For RT-PCR, RNA was extracted from S. mutans OMZ175 cultures grown to mid-exponential phase (OD600 ~ 0.5) as previously described47. cDNA from 0.5 μg of RNA was synthesized using a high-capacity cDNA reverse transcriptase kit containing random primers (Applied Biosystems). Primers specific for coding and intergenic regions of cnm, pgfS, pgfM1, pgfE and pgfM2 (Table 3) were used to determine the transcriptional organization of these genes.
Western blot analysis
Overnight cultures were used to prepare whole cell protein lysates of S. mutans OMZ175, UA159 and derivatives. Briefly, cells were suspended in PBS hand homogenized in the presence of 0.1 mm glass beads using a bead-beater (Biospec) in three intervals of 30 seconds. Protein lysates (10 mg ml−1) were separated on 10% SDS-PAGE and transferred to polyvinylidene fluoride (PVDF) membranes (Millipore). Cnm detection was performed using rabbit anti-rCnmA polyclonal antibody19 diluted 1:2000 in PBS + 0.1% Tween 20. WapA detection was performed using rabbit anti-WapA polyclonal antibody48 diluted 1:2000 in PBS + 0.1% Tween 20. To visualize protein bands, HRP-labeled anti-rabbit horseradish peroxidase secondary antibody (Sigma-Aldrich) diluted 1:2000 was used followed by detection with an enhanced chemiluminescent (ECL) Western blotting detection kit (GE Healthcare).
Proteinase K susceptibility assay
Susceptibility of Cnm and WapA to protease degradation was determined as previously described6. Briefly, cells from overnight cultures of the indicated S. mutans strains were pelleted by centrifugation and resuspended in 1 × PBS pH 7.2 containing increasing amounts of proteinase K (Sigma-Aldrich). After 30 min incubation on ice, protease activity was neutralized by addition of a protease inhibitor cocktail for 5 min (Thermo Scientific). Bacterial cells were washed once with PBS and Cnm stability was analyzed by Western blot.
Collagen binding and human coronary artery endothelial cells (HCAEC) invasion
In vitro assays for collagen binding and HCAEC invasion were performed as previously described18,19. Briefly, for collagen binding assays, 100 μl of PBS-washed bacterial suspensions containing approximately 1 × 109 CFU ml−1 were added to each well of a microtiter plate containing immobilized type I collagen from rat tail (Sigma-Aldrich). Adherent cells were stained with 0.05% crystal violet (CV) solution and OD575 was measured. To determine the contribution of Cnm glycosylation to collagen binding, experiments were performed as described above but bacteria were pre-incubated with either 500 ng of anti-rCnmA rabbit antiserum or with 1 µg of wheat germ agglutinin (WGA) for 30 min. Samples were then washed with PBS and 100 µl of the cell suspensions were then added to corresponding wells. For HCAEC invasion, 1 ml of 2% FBS-EBM-2 medium containing 1 × 107 CFU ml−1 of S. mutans was used to infect HCAEC-containing wells [multiplicity of infection (MOI) of 100:1], for 2 h in the absence of antibiotics followed by 3 h incubation in 1 ml of 2%FBS-EBM-2 medium containing 300 μg ml−1 gentamicin and 50 μg ml−1 penicillin G to kill extracellular bacteria. After incubation with antibiotics, HCAECs were lysed with 1 ml of sterile water and the mixture of lysed HCAEC and S. mutans plated onto TSA agar to determine the number of intracellular bacteria. The percentage of invasion for each strain was calculated based on the initial inoculum and the intracellular bacteria recovered from HCAEC lysates. All experiments were performed at least in triplicate. A one-way ANOVA was performed to verify the significance of binding and invasion between parent and mutant strains. P values ≤ 0.05 were considered significant.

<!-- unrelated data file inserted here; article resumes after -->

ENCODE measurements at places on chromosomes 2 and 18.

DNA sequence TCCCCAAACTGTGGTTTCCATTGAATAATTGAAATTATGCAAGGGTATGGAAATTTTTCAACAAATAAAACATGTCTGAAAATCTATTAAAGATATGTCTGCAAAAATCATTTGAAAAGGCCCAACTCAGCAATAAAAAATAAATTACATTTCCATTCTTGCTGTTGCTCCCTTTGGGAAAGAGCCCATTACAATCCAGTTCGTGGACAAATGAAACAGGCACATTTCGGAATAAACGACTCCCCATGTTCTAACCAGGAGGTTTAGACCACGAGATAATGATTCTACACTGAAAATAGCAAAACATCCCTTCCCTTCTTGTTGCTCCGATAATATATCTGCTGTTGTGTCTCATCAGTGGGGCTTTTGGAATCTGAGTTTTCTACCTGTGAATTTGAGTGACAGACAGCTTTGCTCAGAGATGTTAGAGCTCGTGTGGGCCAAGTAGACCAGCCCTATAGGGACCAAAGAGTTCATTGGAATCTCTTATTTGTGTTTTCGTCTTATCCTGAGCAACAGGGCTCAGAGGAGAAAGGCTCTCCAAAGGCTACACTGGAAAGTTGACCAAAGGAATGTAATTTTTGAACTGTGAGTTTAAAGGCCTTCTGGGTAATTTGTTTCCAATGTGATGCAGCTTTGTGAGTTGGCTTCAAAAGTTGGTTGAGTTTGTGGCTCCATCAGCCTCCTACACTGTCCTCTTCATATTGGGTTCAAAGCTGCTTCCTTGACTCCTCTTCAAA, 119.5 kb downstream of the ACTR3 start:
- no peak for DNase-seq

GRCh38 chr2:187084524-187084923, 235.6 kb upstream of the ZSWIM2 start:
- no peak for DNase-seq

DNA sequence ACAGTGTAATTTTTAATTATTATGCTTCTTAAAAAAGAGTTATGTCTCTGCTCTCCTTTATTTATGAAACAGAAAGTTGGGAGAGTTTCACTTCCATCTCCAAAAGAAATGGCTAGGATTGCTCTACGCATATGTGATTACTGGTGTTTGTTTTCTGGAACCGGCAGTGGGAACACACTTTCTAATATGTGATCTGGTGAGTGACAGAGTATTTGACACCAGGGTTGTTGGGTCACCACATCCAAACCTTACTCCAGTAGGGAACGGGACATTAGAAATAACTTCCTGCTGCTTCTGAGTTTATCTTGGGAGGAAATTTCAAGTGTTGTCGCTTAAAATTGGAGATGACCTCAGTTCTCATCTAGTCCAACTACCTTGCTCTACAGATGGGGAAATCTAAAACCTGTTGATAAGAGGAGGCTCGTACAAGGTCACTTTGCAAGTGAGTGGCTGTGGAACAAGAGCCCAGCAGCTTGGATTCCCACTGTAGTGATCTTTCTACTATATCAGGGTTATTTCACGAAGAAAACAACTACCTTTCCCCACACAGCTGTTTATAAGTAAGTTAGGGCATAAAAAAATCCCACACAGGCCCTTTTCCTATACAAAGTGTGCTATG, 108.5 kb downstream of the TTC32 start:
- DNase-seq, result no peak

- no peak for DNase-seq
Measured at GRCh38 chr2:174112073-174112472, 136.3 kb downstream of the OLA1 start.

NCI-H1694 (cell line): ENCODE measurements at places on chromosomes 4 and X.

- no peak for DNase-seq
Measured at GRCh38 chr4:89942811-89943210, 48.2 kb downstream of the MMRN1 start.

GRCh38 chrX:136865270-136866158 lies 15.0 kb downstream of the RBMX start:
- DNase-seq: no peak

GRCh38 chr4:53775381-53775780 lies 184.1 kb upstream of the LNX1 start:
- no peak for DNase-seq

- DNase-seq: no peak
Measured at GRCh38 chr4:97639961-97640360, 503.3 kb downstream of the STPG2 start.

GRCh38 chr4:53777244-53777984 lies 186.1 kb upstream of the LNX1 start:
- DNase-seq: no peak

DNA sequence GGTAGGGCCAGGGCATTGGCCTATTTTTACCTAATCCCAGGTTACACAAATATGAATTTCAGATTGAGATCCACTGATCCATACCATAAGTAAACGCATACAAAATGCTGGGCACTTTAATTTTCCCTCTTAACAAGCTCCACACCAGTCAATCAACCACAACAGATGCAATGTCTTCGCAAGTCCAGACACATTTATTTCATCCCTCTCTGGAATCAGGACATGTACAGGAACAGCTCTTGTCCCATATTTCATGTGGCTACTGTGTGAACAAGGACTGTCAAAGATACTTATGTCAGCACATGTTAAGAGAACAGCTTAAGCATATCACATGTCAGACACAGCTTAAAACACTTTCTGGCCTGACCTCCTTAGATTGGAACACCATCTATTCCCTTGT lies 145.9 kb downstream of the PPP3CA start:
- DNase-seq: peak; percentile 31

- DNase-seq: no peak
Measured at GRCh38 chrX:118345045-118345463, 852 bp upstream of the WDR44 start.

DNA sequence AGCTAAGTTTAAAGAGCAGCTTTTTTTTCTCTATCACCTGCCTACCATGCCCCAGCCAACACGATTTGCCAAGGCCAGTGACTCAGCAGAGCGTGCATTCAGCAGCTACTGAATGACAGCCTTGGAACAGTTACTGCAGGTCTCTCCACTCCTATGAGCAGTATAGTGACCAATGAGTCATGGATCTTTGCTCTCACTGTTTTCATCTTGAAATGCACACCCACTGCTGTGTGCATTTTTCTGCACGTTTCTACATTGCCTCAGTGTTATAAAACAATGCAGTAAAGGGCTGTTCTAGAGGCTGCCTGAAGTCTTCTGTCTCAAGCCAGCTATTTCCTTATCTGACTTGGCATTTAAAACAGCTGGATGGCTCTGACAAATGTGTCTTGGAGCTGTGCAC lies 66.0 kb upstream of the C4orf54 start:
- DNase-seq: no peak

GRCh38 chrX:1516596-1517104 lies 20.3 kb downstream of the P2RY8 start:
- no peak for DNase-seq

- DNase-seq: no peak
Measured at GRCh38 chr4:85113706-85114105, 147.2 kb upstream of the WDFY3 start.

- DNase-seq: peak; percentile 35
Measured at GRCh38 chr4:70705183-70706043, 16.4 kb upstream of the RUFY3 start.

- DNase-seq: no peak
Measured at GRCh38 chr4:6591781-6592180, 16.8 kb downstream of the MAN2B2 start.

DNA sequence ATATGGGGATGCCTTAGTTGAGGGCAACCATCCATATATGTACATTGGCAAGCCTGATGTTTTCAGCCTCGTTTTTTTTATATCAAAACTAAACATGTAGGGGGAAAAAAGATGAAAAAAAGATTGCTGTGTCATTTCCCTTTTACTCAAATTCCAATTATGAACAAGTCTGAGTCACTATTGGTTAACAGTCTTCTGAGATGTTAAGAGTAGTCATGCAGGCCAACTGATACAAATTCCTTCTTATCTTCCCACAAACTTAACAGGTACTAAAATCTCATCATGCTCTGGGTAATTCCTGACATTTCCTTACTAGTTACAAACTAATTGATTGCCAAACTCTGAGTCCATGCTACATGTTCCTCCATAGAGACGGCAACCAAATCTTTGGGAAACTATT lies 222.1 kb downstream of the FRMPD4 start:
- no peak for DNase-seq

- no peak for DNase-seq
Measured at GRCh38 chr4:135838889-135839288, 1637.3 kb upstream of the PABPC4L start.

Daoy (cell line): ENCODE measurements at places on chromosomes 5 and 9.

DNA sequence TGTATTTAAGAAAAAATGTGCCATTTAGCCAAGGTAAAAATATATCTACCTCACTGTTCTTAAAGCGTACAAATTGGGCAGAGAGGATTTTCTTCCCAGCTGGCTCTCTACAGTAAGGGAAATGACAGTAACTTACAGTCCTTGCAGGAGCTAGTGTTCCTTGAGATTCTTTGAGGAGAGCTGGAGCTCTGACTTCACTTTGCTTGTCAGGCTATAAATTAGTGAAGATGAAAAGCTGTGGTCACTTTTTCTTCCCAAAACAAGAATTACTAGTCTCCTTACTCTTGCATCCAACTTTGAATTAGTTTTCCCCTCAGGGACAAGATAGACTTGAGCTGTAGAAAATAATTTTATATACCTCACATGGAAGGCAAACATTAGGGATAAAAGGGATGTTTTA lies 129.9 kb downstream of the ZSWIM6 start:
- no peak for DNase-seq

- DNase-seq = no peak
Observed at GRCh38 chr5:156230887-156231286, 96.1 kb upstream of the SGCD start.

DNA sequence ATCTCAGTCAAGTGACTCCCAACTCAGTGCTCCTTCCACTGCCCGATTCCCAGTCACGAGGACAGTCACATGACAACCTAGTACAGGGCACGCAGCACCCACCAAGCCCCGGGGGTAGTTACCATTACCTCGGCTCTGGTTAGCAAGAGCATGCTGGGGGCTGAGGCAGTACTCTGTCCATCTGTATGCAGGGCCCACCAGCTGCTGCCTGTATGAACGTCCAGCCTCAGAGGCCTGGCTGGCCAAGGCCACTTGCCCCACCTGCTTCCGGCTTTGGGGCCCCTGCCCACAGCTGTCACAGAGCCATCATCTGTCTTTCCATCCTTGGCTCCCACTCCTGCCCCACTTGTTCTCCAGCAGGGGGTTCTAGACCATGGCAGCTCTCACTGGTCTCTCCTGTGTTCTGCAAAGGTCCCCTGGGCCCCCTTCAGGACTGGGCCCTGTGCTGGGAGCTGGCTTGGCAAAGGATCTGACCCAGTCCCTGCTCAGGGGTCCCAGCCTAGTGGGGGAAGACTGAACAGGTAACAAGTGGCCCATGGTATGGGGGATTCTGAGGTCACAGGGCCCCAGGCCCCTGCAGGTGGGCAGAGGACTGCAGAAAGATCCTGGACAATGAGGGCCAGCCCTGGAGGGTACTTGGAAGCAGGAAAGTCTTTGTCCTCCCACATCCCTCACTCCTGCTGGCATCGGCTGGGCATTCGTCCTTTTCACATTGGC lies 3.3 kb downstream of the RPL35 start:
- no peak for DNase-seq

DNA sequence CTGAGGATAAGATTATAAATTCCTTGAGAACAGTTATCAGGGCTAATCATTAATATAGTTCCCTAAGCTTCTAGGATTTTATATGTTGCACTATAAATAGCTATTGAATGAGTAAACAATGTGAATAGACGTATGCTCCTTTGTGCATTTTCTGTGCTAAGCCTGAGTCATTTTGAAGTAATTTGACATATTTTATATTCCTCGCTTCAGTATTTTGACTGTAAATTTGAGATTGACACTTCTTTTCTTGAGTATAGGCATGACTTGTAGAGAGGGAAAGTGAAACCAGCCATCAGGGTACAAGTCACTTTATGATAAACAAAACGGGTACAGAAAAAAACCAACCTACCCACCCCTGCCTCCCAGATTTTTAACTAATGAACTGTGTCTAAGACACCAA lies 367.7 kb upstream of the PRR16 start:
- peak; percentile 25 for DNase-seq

Whole cell lysates of S. mutans strains were separated by SDS-PAGE and transferred to a PVDF membrane as described above. After blocking with 5% bovine serum albumin (BSA) for 1 h at room temperature, the membranes were incubated with 20 μg ml−1 of biotinylated wheat germ agglutinin (WGA) (Vector Laboratories) in PBS containing 0.5% BSA for 1 h at room temperature. Membranes were washed three times with PBS containing 0.1% Tween 20, followed by incubation with HRP-conjugated streptavidin (Cell Signaling Technology). Bound lectins were visualized using the ECL detection kit (GE Healthcare).
Galleria mellonella infection
For the G. mellonella infection model, 5 μl aliquots containing 1 × 108 CFU ml−1 in sterile saline of overnight-grown cultures of S. mutans were injected into the hemocoel of each larva via the last left proleg as detailed elsewhere47. Larvae injected with heat-inactivated S. mutans strains (30 min at 80 °C) were used as controls. After injection, larvae were kept in the dark at 37 °C, and survival was recorded at selected intervals. Experiments were performed in triplicate. Kaplan-Meier killing curves were plotted and estimations of differences in survival were compared using the log-rank test. P values ≤ 0.05 were considered significant.